We stand at a turning point as the nation struggles to fully recover from the havoc Covid-19 has inflicted on the economy. We have a unique opportunity and an obligation to not just bring back jobs, but to establish well-paying ones that would help to revive a battered middle-class.
Recent unemployment data from the Labor Department shows the economy has recovered little more than half the 22 million jobs lost to the pandemic nearly a year after the coronavirus struck the US. Now is the time to enact a “good jobs” system that combines investment in people with targeted policies in order to maximize employee security, stability, and productivity.
The first step is recognizing the flaws of the pre-Covid economy, which relied on a “bad jobs” model for more than 50 million workers whose hallmarks were low wages, uneven productivity, and high turnover.
Next, we must realize that hourly-wage jobs in a variety of sectors should be — and can be — middle-class jobs. Policy reforms promised by President Joe Biden and his newly confirmed Labor secretary, former Boston Mayor Marty Walsh, can be paired with reforms at the local level to reverse the damage caused by four years of former President Donald Trump.
President Biden campaigned on stronger union and employee rights. Action on the following items will help foster the return of well-paying jobs:
Support the “PRO Act”: On March 9, the House of Representatives passed the Protecting the Right to Organize Act, which would bolster the National Labor Relations Act (NLRA), expand the right to strike, and the ability of workers to participate in collective or class actions. The legislation has previously been stalled in the US Senate.
A “New Deal” Covid-19 workforce: Workers will be needed to distribute and administer coronavirus vaccines, rebuild our strained public health system, and invest in upgrading public schools to make them more safe. “This will be one of the hardest, most costly operational challenges in our nation’s history,” Biden has said. “If Congress provides the funding, we need to protect students, educators, and staff; if states and cities put strong public health measures in place that we all follow, then my team will work to see that a majority of our schools can be open by the end of my first 100 days.”
When the pandemic arrived in the US in January 2020, former President Trump called for an “industrial mobilization” to meet the country’s medical needs. But his administration mishandled the economy and had a series of strategic missteps: failed to give states clear guidelines for Covid prevention, not providing funding to pay for production lines or strongly exercising the Defense Production Act, and failing to meet its own targets for replenishing the Strategic National Stockpile of medical equipment, the General Accounting Office found.
Howard University and AFL-CIO economist William Spriggs said Trump’s lackluster pandemic response earned a failing grade. “He didn’t pump enough money to state and local governments,” Spriggs said. “And we lost more jobs in state and local government than we did the whole of the Great Recession.”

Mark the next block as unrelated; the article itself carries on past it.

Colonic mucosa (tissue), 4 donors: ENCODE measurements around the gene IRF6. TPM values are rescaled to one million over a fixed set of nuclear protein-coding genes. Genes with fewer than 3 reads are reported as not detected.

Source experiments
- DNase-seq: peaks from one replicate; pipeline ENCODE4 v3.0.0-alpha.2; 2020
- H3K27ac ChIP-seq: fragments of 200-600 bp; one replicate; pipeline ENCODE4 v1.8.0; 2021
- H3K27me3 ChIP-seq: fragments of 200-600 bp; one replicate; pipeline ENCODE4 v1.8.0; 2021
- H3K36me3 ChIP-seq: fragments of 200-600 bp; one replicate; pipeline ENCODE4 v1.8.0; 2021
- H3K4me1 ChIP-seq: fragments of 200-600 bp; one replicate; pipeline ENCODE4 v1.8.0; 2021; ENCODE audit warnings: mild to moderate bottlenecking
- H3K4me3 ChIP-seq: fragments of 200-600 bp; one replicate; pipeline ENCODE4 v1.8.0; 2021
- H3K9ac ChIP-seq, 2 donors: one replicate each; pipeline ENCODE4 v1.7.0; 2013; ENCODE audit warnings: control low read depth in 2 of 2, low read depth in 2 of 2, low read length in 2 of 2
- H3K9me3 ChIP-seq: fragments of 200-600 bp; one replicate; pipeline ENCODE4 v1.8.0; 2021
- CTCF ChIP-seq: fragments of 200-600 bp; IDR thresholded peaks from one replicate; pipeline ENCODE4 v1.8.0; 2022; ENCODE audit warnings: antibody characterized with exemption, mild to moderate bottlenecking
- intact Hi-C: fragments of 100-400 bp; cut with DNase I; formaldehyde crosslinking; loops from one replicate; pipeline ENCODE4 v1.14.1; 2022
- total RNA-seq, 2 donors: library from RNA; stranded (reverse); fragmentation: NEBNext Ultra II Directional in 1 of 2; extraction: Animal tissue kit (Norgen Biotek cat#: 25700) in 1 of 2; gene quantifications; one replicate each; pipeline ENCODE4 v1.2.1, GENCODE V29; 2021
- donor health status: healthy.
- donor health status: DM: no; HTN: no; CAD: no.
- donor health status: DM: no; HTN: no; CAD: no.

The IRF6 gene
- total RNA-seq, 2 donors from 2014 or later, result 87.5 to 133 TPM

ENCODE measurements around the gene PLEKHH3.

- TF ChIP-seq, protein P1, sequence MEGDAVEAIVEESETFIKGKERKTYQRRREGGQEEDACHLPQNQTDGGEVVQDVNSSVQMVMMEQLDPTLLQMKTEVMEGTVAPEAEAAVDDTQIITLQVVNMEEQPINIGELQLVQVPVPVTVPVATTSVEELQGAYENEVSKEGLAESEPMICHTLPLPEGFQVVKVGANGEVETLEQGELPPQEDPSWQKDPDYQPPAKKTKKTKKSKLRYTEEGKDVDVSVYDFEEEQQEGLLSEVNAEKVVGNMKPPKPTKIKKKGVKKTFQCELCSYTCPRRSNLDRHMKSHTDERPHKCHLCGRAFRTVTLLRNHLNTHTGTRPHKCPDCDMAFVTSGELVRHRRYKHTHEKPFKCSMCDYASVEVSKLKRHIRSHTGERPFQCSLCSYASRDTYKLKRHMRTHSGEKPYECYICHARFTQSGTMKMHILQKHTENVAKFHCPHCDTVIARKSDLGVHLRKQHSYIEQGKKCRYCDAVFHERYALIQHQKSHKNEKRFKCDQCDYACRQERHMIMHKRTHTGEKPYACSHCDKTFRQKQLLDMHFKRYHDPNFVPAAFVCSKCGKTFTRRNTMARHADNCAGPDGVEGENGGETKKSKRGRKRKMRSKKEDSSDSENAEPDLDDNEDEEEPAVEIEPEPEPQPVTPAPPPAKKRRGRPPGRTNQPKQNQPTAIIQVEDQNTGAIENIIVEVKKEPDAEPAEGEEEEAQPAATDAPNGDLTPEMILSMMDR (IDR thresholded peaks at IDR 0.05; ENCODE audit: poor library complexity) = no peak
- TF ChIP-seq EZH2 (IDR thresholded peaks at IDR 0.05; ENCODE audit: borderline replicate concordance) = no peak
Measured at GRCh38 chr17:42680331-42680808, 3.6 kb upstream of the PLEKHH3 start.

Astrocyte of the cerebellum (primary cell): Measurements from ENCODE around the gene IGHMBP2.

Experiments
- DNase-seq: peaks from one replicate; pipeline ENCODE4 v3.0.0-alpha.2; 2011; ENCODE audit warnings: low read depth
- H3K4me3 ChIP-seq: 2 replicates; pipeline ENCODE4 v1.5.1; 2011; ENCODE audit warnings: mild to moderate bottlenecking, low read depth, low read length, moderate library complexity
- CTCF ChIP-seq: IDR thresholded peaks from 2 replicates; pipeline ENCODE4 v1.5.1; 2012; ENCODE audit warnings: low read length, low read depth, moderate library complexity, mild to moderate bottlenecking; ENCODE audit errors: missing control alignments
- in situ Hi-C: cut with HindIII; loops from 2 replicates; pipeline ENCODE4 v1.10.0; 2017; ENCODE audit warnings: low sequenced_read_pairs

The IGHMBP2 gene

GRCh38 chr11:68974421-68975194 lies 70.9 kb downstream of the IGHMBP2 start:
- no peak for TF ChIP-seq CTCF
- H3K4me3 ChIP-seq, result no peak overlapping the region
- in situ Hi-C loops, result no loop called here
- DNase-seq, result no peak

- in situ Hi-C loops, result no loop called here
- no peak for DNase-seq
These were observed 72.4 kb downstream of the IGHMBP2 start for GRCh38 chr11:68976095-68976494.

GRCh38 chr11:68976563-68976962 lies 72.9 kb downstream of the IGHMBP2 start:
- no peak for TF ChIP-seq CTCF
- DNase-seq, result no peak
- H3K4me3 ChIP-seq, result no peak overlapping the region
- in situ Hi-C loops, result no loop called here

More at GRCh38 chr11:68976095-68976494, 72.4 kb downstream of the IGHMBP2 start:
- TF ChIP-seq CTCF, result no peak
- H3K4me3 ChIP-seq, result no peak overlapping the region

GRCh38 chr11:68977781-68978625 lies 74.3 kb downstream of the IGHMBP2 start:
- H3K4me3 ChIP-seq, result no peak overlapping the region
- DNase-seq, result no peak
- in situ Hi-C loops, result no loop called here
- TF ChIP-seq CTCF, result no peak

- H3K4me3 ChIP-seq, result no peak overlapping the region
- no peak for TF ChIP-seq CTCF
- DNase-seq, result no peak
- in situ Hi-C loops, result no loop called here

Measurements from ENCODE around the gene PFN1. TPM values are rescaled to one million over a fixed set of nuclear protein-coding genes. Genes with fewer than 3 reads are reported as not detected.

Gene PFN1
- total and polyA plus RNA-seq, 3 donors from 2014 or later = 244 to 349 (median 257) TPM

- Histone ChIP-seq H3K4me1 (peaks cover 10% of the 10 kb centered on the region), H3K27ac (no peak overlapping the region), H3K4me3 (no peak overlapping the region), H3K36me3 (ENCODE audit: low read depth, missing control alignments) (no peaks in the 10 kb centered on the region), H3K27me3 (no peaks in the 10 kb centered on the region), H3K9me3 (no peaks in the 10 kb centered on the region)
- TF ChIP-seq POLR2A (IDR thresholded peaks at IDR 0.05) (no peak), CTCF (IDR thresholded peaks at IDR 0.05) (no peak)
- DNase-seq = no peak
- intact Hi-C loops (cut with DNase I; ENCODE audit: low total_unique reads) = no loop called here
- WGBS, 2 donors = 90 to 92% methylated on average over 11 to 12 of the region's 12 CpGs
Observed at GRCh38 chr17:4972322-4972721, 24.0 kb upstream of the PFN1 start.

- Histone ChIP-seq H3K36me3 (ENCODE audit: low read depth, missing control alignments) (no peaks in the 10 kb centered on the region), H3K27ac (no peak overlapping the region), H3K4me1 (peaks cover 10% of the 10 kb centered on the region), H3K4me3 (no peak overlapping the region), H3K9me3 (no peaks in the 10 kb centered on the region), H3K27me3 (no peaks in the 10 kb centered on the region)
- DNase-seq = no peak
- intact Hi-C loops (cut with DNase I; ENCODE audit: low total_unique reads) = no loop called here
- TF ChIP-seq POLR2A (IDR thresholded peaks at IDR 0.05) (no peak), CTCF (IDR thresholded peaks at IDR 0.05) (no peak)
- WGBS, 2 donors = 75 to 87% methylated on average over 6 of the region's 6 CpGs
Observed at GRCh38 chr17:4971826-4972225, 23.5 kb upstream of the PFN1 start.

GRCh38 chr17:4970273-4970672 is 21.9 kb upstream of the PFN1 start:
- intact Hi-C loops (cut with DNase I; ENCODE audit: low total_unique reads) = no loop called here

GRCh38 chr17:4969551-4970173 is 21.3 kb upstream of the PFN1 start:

NLRB Reform: President Biden has also promised to give the National Labor Relations Board the power to fine employers that violate labor law. This will make it easier to hold employers accountable for working conditions and other practices.
New Labor Department Leadership: With his selection of Marty Walsh as Secretary of Labor, President Biden took a major step toward reversing the direction of that department, which focused more on enforcing Trump’s executive order banning diversity training than helping workers who lost their jobs due to Covid-19.
American support for unions has steadily increased; it is now sitting at 65 percent approval, the highest it has been since 2003 and up sharply since hitting its lowest point of 48 percent in 2009 (during the Great Recession). However, only about one in ten workers is unionized, a steep decline from the nearly one-third of workers who were members of a union in 1964. We know America wants and needs union representation - labor unions carve a pathway to the middle-class, providing good wages and benefits that allow workers to support their families and purchase homes and other material goods that help the local economy.
With the current economy, I believe an extended period of low demand in customer facing service businesses will actually make it easier to make structural changes and enact reforms with less risk. Providing good jobs actually lowers costs by reducing employee turnover, operational mistakes, and wasted time.
While the labor market has begun to recover, many Americans continue to struggle financially. We must take action to ensure we have an economy that works for the millions of workers who had already been left behind even before the pandemic. As the rollout and availability of multiple coronavirus vaccines increases, we have an opportunity to ensure American jobs also get a shot in the arm.
James Lister is the Business Manager / Financial Secretary of Insulators Local 6, based on Freeport Street in Dorchester.